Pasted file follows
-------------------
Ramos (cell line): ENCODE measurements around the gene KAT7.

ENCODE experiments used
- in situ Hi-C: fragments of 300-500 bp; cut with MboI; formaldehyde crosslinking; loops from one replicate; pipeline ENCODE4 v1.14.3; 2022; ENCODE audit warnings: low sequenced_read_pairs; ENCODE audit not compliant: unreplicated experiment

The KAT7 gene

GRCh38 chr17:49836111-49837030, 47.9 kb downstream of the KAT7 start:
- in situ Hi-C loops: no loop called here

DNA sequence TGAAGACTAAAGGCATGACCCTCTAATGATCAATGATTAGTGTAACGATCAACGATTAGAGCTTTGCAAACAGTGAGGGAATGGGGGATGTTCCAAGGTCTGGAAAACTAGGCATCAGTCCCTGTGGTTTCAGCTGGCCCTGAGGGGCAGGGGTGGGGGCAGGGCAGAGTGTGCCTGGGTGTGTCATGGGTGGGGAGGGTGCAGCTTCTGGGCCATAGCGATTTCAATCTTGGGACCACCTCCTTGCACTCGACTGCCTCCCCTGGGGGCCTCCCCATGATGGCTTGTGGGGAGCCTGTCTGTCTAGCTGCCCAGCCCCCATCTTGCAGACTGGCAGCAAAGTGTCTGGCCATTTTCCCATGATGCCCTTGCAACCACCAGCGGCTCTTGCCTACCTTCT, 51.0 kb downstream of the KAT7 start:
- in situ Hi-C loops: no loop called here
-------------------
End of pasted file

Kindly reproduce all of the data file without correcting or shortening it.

Ramos (cell line): ENCODE measurements around the gene KAT7.

ENCODE experiments used
- in situ Hi-C: fragments of 300-500 bp; cut with MboI; formaldehyde crosslinking; loops from one replicate; pipeline ENCODE4 v1.14.3; 2022; ENCODE audit warnings: low sequenced_read_pairs; ENCODE audit not compliant: unreplicated experiment

The KAT7 gene

GRCh38 chr17:49836111-49837030, 47.9 kb downstream of the KAT7 start:
- in situ Hi-C loops: no loop called here

DNA sequence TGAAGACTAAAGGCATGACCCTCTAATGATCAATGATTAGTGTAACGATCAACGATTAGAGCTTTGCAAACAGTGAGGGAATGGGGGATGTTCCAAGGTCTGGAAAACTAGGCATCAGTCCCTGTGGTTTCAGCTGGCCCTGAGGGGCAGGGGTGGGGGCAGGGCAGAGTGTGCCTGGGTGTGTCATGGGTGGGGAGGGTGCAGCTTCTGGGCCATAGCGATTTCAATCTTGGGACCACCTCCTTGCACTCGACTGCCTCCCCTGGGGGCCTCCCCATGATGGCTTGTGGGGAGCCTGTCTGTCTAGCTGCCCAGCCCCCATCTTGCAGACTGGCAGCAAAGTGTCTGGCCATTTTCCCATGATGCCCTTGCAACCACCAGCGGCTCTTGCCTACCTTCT, 51.0 kb downstream of the KAT7 start:
- in situ Hi-C loops: no loop called here